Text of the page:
Prac­ti­cal les­sons to learn from Sushila Devi’s case

Consumer Voice - - House On Fire? -

1. While you must check the cylin­der for its weight, spend an ex­tra minute in check­ing the gas cylin­der for

any leak­age. Do that in the pres­ence of the sup­plier’s rep­re­sen­ta­tive. 2. Cylin­ders also have an ex­piry date. It is marked un­der the ring on the top of the cylin­der, and you must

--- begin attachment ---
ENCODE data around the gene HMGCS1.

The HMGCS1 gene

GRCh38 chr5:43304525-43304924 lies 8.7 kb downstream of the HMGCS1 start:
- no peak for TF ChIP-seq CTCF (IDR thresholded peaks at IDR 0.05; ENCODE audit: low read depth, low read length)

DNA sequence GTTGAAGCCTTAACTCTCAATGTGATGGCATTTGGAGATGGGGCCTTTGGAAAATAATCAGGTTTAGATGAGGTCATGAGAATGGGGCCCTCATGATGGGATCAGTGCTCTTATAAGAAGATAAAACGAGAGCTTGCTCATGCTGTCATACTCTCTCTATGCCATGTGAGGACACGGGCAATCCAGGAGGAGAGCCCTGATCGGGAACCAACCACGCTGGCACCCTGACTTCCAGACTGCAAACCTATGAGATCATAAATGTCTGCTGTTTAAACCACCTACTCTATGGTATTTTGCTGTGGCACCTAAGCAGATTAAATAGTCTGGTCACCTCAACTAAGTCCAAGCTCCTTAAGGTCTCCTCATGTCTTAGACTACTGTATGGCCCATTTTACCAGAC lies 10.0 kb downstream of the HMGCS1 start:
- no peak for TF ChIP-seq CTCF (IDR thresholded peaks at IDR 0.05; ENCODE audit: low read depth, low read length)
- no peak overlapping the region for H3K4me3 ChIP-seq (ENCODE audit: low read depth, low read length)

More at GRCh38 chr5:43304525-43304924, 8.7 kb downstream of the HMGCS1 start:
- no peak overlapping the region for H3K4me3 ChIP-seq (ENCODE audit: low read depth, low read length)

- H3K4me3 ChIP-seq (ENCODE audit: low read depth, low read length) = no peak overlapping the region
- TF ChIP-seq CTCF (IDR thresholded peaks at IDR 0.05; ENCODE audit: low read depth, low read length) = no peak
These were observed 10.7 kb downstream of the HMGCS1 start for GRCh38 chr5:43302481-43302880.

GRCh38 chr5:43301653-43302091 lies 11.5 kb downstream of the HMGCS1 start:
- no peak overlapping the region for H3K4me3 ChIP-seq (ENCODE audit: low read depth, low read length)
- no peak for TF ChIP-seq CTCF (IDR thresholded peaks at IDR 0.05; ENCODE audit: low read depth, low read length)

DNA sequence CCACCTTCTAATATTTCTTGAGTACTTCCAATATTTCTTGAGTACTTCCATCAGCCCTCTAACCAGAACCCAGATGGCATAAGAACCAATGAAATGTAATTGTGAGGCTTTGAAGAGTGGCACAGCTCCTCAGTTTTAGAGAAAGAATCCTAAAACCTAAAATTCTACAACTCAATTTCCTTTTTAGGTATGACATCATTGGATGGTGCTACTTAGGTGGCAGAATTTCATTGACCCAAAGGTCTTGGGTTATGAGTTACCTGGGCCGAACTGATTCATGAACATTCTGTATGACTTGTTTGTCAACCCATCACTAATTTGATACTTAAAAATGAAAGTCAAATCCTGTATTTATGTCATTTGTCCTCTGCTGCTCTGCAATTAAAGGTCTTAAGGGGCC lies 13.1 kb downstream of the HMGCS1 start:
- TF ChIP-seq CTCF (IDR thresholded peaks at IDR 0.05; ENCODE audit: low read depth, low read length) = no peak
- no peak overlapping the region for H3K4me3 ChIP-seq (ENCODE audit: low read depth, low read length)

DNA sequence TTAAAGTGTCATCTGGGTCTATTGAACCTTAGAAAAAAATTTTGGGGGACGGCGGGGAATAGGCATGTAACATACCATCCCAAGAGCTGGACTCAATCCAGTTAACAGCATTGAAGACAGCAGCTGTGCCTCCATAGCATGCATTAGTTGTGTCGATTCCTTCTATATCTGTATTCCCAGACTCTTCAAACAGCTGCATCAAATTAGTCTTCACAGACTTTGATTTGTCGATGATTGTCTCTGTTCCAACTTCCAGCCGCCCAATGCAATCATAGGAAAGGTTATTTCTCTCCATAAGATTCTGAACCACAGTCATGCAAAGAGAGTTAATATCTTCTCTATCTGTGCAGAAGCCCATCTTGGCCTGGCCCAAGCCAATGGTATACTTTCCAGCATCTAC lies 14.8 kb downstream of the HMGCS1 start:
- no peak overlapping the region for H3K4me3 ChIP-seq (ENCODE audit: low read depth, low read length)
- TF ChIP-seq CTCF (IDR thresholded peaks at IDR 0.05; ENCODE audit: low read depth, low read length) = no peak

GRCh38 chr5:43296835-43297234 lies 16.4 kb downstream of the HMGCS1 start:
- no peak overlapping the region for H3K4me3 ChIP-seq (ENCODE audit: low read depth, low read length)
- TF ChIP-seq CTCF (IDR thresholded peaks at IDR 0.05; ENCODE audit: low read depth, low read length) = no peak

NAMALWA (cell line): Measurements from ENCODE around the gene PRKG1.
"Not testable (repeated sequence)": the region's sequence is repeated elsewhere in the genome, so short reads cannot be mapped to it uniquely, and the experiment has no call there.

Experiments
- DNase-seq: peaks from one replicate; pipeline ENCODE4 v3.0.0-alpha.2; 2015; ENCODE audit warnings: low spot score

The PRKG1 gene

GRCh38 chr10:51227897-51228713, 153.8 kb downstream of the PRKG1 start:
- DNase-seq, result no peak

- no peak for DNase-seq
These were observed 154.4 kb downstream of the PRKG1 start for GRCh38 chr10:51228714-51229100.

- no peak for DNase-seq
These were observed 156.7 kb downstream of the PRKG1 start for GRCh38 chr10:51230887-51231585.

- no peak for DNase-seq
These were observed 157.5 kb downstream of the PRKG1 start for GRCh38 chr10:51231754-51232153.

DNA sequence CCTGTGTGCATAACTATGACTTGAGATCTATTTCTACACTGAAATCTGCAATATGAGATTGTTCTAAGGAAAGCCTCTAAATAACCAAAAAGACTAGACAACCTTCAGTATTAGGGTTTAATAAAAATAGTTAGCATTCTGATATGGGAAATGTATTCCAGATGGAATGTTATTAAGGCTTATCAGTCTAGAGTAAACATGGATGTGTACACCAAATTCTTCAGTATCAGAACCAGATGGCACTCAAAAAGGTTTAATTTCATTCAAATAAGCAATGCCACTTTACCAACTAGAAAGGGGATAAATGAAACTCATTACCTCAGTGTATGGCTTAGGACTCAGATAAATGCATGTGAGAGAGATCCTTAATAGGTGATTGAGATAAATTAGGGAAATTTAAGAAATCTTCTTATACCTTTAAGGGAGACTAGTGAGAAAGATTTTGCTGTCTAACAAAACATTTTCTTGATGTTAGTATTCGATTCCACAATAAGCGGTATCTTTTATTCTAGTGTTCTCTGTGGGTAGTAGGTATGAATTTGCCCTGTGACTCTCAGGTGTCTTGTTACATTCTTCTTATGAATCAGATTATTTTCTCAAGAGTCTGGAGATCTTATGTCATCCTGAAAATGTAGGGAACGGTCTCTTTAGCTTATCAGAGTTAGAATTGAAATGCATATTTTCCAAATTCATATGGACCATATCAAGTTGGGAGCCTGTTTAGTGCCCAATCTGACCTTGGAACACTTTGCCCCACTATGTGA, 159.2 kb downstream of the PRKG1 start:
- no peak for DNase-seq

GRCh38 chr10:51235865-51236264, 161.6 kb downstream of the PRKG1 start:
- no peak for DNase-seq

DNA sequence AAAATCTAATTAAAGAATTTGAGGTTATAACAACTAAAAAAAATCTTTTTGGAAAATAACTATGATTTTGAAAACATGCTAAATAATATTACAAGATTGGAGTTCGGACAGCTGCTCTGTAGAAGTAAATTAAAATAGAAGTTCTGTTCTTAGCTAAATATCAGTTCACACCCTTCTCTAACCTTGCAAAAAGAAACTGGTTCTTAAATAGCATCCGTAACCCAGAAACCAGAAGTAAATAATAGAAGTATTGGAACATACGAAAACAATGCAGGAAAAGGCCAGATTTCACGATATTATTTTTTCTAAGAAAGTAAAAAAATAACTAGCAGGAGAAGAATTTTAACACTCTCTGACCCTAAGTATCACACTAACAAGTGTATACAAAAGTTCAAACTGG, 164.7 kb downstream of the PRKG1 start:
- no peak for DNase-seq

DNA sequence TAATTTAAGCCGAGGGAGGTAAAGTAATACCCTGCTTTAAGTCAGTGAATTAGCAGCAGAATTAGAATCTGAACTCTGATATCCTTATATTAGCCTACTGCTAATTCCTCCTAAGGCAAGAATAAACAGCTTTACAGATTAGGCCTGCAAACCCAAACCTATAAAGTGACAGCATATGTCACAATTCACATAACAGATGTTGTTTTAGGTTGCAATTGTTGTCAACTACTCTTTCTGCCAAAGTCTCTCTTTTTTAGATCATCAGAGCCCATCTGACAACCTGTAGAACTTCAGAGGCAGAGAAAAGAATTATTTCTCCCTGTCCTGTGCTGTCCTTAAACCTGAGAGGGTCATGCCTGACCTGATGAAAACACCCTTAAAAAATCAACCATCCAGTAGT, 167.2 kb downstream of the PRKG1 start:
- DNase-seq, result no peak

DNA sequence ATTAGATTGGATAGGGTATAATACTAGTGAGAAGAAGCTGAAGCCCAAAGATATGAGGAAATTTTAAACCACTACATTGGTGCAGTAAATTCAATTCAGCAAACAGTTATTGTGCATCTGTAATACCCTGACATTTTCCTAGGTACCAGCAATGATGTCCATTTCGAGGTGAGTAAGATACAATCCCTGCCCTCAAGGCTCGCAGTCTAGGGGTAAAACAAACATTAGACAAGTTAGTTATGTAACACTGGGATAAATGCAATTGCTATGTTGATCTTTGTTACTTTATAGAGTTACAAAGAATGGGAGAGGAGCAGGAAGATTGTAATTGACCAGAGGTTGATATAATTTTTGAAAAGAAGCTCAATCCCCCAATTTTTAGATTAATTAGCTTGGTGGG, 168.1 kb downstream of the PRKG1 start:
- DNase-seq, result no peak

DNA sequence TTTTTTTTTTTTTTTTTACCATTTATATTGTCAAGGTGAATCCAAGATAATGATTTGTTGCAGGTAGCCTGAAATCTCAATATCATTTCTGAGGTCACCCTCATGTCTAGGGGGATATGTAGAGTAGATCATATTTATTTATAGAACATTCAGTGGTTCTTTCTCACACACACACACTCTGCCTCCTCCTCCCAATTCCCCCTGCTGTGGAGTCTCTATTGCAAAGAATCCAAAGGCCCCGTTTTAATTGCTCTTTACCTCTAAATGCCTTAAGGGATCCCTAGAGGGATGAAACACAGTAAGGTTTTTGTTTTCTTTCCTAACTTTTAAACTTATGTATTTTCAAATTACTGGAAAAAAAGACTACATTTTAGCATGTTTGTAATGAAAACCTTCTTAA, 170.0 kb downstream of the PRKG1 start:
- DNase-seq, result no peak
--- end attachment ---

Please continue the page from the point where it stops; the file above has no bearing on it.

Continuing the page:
check that. Cylin­der used af­ter the ex­piry date are prone to leak­age. 3. You could be an ex­pert in in­stalling the cylin­der with the stove, but it will be a good idea to let the sup­plier do it for you. In case an ac­ci­dent hap­pens dur­ing the process, their in­sur­ance com­pany will be li­able to com­pen­sate. If you can­not prove your claim be­fore the com­mis­sions or courts, you could be wast­ing your time. Be sure of enough ev­i­dence and wit­nesses be­fore chal­leng­ing the lower com­mis­sion’s ver­dict. Get right ad­vice and seek sup­port from or­gan­i­sa­tions that work to­wards con­sumer pro­tec­tion. 5. Apart from ev­ery­thing else, you must keep check­ing for smell of gas in the house, leak­ing gas pipes and burn­ers, and must turn off the knob above the cylin­der as a safety pre­cau­tion. None of you wish to see fire at home; jus­tice in courts, etc., is sec­ondary. 4.

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